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“2016 was an unprecedented year for hate,” according to the Southern Poverty Law Center.
The Montgomery, Alabama-based nonprofit defines hate groups as those with “beliefs or practices that attack or malign an entire class of people.”
For the second year straight the number of extremist organizations—particularly those holding anti-Muslim sentiments—increased from 892 to 917, nearing the all-time high of 1,018 in 2011.
“2016 was an unprecedented year for hate,” Mark Potok, senior fellow and editor of SPLC’s Intelligence Report, said in a statement. “The country saw a resurgence of white nationalism that imperils the racial progress we’ve made, along with the rise of a president whose policies reflect the values of white nationalists. In Steve Bannon, these extremists think they finally have an ally who has the president's ear.”
California topping SPLC’s list is perhaps unsurprising because it’s the most populous U.S. state, and it’s followed by Florida with 63 hate groups, Texas with 55, New York with 47, and Pennsylvania with 40.
At the bottom of the list are Alaska and Hawaii with no extremist organizations and North Dakota, Rhode Island and Vermont all with one.
A complete ranking can be found below, and here is SPLC’s “Hate Map”.
Anti-Muslim hate groups saw the most dramatic increase between 2015 and 2016, 197 percent, from 34 to 101. A mass shooting at a gay nightclub in Orlando, Florida, in June, coupled with President Trump’s calls to restrict Muslim immigration and create a Muslim registry are to blame for the rise in Islamophobia nationally, according to the report.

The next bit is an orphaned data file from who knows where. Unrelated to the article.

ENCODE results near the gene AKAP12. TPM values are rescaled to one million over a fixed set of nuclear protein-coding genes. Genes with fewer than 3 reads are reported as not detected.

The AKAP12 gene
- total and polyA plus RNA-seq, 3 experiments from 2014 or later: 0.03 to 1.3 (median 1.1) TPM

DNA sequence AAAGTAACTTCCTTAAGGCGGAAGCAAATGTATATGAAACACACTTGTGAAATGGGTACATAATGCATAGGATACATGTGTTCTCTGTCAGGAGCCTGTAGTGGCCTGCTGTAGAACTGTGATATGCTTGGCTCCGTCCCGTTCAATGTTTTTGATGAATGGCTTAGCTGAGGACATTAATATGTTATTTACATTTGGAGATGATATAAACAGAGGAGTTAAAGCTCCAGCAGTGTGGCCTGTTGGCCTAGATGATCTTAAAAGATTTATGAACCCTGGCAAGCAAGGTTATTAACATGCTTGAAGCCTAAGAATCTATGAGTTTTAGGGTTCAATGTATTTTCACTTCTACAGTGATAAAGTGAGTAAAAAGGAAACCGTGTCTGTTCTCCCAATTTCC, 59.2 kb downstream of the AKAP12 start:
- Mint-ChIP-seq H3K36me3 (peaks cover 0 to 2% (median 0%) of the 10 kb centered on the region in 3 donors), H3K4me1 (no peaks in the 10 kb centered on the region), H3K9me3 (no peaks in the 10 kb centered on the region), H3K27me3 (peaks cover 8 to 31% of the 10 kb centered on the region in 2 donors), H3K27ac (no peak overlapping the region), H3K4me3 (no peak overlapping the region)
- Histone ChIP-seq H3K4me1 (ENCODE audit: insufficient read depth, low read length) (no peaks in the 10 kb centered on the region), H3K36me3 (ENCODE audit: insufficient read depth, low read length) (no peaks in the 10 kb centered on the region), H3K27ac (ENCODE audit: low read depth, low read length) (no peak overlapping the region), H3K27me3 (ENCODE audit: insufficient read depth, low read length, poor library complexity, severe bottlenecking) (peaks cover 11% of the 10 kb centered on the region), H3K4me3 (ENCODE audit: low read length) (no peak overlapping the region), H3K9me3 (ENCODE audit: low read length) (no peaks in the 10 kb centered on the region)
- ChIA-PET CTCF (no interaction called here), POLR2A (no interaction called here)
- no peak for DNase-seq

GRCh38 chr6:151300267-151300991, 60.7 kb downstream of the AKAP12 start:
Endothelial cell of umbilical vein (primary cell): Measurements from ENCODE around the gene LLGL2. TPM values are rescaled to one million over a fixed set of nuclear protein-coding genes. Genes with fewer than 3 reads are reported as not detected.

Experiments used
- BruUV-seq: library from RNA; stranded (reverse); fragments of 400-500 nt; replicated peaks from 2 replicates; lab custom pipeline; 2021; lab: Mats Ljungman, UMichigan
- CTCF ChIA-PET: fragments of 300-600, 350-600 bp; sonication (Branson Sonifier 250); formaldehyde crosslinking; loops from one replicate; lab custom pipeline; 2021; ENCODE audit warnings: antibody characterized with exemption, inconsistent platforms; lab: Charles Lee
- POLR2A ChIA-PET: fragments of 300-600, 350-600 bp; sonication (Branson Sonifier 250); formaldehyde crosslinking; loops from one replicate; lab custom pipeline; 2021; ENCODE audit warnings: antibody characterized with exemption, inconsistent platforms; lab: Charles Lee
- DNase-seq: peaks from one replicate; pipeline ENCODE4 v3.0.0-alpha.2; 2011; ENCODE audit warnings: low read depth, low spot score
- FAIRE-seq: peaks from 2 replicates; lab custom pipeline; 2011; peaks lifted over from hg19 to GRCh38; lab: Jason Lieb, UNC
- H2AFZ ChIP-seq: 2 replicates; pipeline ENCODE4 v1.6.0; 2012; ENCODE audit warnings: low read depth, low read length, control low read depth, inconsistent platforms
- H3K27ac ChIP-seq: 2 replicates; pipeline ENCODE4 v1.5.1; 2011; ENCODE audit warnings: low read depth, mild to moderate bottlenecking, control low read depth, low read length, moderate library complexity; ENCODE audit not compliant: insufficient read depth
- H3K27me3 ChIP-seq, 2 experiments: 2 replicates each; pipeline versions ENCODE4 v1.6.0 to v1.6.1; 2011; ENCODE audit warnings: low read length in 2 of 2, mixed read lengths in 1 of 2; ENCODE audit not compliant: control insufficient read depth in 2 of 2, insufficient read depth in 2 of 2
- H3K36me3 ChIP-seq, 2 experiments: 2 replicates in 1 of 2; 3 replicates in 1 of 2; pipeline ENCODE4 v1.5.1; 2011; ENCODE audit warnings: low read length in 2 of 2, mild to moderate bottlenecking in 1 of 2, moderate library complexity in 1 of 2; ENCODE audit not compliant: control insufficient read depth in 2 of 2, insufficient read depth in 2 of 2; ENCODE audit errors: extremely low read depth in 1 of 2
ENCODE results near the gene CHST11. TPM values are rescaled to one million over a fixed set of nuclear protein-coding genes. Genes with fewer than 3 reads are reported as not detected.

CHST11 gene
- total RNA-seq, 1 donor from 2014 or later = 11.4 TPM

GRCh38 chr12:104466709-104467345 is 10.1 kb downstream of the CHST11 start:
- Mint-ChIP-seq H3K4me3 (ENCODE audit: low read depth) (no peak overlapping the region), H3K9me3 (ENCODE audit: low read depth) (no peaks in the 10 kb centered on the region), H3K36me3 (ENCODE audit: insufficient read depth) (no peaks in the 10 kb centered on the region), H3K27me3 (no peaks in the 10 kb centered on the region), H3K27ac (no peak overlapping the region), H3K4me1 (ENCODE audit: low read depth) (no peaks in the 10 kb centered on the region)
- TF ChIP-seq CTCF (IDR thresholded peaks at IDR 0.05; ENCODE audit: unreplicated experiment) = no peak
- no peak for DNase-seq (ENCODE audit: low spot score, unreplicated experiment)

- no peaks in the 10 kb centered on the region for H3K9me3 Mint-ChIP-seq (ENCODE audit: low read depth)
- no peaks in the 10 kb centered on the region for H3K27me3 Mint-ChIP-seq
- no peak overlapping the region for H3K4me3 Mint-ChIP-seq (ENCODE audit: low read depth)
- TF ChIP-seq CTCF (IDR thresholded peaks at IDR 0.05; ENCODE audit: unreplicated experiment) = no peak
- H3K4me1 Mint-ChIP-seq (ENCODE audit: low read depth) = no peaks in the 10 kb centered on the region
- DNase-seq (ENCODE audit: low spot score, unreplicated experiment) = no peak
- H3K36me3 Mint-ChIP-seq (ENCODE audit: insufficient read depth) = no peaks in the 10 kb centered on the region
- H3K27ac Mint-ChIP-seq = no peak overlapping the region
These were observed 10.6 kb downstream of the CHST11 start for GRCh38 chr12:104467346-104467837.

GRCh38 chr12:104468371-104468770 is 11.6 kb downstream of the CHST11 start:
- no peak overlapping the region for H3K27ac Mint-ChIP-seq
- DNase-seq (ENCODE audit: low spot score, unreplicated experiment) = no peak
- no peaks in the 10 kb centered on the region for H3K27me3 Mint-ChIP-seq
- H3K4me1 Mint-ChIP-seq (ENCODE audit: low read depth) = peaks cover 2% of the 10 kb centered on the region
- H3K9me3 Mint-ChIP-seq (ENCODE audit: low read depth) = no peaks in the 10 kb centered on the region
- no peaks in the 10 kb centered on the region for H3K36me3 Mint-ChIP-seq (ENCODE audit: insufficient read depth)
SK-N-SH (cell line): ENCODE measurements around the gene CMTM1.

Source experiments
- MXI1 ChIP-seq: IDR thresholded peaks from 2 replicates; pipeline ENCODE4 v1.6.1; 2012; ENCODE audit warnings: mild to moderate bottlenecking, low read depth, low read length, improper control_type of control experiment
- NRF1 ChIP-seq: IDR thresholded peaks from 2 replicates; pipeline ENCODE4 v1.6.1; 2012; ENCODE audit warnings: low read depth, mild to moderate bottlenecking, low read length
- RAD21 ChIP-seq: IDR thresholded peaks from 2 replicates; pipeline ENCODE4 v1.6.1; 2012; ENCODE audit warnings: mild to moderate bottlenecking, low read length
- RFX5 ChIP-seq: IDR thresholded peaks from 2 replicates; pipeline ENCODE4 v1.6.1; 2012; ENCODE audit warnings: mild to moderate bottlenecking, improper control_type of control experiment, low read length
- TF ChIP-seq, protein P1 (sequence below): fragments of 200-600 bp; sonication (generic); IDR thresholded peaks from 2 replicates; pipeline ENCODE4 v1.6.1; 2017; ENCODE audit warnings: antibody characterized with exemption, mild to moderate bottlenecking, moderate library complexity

California had the most anti-Muslim hate groups with 10.
Right-wing populism fostered by Trump has allowed the radical right to enter the political mainstream, white supremacists even adopting the intentionally misleading “Alt-Right” label, according to the report:
There are very large numbers of Americans who agree with its views, as sanitized under the deceptive Alt-Right label, although many of them may be less visible than before because they are not affiliated with actual groups. Whether or not the movement grows in coming years, it seems indisputable that its views have a better chance to actually affect policy now than in decades.
Make no mistake, the Alt-Right shares most of the ideals of its progenitor, the Ku Klux Klan, but has rebranded itself and avoided white robes in favor of a suit-and-tie approach to aligning with the Trump administration. That also makes it harder to track their numbers.
Virginia had the most white nationalist groups with eight, followed by California and Indiana both with seven.
Dave Nyczepir is a News Editor at Government Executive’s Route Fifty and is based in Washington D.C.